Unfortunately, strict standarts for food labelled 'organic' havenot yet been established in RussiaSource: PhotoXpress
Russians just love food and the end of Communism whetted their appetite, unfurling a new carnival of culinary delights. From sausage to the exotic sushi, grocery stores offer takeaways and fast food joints can be found at every corner. But there’s a worm in the garden of diehard foodies: 38 pc of Moscow’s population is clinically overweight and diabetes and heart diseases are becoming rampant.
Spoilt by a decade of unfettered choice, the health perils have forced Russians to think seriously about what they’re eating. “Excess weight was making my heart ache. The doctors said that if I didn’t start to lose weight immediately, it might not hold out,” says Ivan Butman, a former sportsman and now a department head at a medium-sized Moscow bank. “When my heart problems started, I had to switch to low-fat products.”
Butman is not alone: almost half of all deaths in Russia are due to heart attacks and 37 pc due to strokes. According to the World Health Organisation, 9.6 mn people in Russia today are suffering from Type 1 diabetes due to unhealthy lifestyles. Part of the problem stems from the traditional Russian diet, as any visitor to a Soviet-era Intourist restaurant will tell you: fried chicken and chips swimming in oil were standard fares and still adorn the dining table of many homes.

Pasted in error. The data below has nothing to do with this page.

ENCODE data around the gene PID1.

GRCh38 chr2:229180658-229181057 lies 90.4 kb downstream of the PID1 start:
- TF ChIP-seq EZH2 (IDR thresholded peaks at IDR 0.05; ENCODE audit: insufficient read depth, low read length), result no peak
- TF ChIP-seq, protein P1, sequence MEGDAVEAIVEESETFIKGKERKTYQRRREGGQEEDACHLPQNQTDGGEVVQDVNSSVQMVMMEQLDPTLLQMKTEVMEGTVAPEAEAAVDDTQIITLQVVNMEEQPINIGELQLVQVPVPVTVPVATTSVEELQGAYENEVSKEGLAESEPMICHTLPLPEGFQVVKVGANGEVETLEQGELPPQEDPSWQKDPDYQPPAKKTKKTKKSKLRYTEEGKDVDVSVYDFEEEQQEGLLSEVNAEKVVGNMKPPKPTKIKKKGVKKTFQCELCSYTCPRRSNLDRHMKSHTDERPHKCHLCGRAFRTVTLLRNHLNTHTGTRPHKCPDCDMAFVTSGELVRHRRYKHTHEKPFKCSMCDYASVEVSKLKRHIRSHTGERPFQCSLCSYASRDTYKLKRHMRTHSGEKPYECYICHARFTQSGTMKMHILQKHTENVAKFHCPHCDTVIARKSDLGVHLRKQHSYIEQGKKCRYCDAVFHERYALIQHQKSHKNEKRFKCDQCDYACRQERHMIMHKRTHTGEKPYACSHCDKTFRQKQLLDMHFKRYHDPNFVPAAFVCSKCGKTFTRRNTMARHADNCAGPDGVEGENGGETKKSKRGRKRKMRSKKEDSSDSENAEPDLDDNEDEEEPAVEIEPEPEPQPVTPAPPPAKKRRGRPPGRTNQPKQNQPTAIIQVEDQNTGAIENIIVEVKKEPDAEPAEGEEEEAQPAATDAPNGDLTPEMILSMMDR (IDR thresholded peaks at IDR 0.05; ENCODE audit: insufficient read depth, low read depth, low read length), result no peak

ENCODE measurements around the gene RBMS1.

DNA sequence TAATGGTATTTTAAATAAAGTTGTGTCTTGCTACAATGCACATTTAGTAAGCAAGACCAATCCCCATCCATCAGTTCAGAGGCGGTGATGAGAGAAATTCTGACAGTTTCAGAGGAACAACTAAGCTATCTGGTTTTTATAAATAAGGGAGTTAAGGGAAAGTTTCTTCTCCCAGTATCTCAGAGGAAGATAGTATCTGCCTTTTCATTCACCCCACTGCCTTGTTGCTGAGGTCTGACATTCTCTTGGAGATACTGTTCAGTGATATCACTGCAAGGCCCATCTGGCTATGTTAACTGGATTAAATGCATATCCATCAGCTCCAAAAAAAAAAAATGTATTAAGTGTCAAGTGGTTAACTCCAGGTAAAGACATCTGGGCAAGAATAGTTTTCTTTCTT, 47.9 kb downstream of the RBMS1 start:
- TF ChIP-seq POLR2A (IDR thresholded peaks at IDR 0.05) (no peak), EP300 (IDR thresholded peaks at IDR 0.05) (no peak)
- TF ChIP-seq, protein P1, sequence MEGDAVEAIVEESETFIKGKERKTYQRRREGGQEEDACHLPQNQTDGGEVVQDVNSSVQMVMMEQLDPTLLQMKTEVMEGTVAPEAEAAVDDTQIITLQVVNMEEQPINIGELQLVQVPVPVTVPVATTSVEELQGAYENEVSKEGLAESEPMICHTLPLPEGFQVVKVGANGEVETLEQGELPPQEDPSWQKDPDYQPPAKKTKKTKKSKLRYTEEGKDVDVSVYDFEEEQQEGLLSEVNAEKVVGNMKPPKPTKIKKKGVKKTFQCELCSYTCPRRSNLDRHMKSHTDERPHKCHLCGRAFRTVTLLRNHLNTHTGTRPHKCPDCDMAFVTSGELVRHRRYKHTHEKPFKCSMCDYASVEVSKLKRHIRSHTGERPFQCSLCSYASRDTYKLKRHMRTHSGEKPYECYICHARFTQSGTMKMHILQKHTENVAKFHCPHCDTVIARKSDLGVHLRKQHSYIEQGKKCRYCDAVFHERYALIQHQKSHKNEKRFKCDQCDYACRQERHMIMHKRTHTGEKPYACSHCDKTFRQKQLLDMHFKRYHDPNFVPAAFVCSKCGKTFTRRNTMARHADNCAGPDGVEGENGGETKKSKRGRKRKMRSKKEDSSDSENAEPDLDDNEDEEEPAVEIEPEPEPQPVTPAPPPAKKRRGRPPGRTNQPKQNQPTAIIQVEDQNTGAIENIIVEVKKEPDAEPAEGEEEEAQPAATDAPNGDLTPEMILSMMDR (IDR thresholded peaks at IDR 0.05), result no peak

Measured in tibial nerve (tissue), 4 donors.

Shielded behind the Iron Curtain for long, the superstructure of healthy living largely passed Russia; the glossy magazine articles about the dangers of salt and the use of artificial additives or the obsession with fitness that has gripped the West are only now trickling in Russia.
Organic food has become a new mantra for the health conscious. Market research firm Nielsen found in a study last autumn that one in two Russians have already tried organic products. The market for biologically pure food products, however, is a very modest $80 mn, according to the Institute for Biological Agriculture. Nevertheless, there is money to be made in the health-food sector. “Healthy food is less profitable than unhealthy food, but it’s still profitable,” notes Lidiya Seryogina, founder of the Seryogina.ru company.
This has bred a new tribe of charlatans who are unscrupulously tagging ordinary food with “eco-”, “bio-”, and “natural” simply to jack up the prices. In some sectors, the amount of “phoney” health food is as high as 60-70 pc of the market.
High price has acted as a deterrent for Russian consumers. However, as more health food becomes available, that may all change. Only a few Russians make any distinction between “healthy”, “natural” and “organic” food. Most food is either imported and bought in an expensive supermarket or fresh and bought in the local open-air market or rynok.
The Russian Consumers’ Rights Inspection plans to establish norms for health food by as early as the end of this summer, giving manufacturers and consumers the guidelines to help strengthen their trust in “healthy” products. Lifestyle holds the key, not faddish health foods. “In the end, I realised you cannot solve the problem of excess weight just by changing the quality of your food: you have to change your way of life,” says Butman.
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